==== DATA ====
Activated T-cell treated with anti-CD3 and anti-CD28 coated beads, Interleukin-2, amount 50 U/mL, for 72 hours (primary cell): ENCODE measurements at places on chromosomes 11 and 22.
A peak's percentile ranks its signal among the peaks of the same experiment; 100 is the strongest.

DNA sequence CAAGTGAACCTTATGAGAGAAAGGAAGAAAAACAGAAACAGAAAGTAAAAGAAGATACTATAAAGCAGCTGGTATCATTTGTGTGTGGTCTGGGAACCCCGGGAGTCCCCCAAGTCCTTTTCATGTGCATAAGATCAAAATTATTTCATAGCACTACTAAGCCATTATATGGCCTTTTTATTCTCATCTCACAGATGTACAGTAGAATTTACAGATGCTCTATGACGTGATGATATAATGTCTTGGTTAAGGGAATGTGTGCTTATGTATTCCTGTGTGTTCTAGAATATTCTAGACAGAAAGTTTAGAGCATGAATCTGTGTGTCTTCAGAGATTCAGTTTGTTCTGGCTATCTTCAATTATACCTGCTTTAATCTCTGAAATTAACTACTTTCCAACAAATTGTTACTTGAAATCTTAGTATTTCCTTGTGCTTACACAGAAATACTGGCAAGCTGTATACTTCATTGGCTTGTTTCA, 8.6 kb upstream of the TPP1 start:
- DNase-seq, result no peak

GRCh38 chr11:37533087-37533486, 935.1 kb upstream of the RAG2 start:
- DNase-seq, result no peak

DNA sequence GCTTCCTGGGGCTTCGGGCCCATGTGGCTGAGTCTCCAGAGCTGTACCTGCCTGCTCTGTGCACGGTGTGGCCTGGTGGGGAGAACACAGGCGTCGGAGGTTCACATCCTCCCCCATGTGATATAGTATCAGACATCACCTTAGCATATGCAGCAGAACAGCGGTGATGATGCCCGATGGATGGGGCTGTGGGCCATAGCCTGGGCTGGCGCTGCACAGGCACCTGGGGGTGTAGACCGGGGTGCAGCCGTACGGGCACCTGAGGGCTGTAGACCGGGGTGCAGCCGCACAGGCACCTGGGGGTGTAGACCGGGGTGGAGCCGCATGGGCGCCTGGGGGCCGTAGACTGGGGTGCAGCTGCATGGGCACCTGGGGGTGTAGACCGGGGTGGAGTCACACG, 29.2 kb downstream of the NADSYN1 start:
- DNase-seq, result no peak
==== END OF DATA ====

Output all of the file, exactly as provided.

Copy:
Activated T-cell treated with anti-CD3 and anti-CD28 coated beads, Interleukin-2, amount 50 U/mL, for 72 hours (primary cell): ENCODE measurements at places on chromosomes 11 and 22.
A peak's percentile ranks its signal among the peaks of the same experiment; 100 is the strongest.

DNA sequence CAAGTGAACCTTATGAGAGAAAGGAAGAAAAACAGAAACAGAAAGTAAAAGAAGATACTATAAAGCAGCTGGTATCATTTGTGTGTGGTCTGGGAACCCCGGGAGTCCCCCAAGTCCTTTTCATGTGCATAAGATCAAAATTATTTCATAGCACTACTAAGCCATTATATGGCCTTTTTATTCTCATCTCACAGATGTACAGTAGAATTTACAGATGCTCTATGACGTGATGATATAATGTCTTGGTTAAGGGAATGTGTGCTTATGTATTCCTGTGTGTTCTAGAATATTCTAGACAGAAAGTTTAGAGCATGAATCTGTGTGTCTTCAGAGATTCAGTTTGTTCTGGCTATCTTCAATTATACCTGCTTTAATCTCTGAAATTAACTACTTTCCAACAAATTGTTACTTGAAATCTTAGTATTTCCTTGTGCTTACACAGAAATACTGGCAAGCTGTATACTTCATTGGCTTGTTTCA, 8.6 kb upstream of the TPP1 start:
- DNase-seq, result no peak

GRCh38 chr11:37533087-37533486, 935.1 kb upstream of the RAG2 start:
- DNase-seq, result no peak

DNA sequence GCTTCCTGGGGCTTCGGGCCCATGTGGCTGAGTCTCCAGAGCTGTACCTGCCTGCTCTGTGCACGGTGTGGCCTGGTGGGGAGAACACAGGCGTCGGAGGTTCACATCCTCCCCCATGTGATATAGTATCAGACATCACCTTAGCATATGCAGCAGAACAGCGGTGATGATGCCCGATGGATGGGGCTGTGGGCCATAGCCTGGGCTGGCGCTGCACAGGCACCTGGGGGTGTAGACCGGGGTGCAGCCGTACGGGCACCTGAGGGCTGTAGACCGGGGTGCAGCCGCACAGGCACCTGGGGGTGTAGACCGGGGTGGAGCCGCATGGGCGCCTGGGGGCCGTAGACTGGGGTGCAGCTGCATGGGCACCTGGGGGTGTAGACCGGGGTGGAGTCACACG, 29.2 kb downstream of the NADSYN1 start:
- DNase-seq, result no peak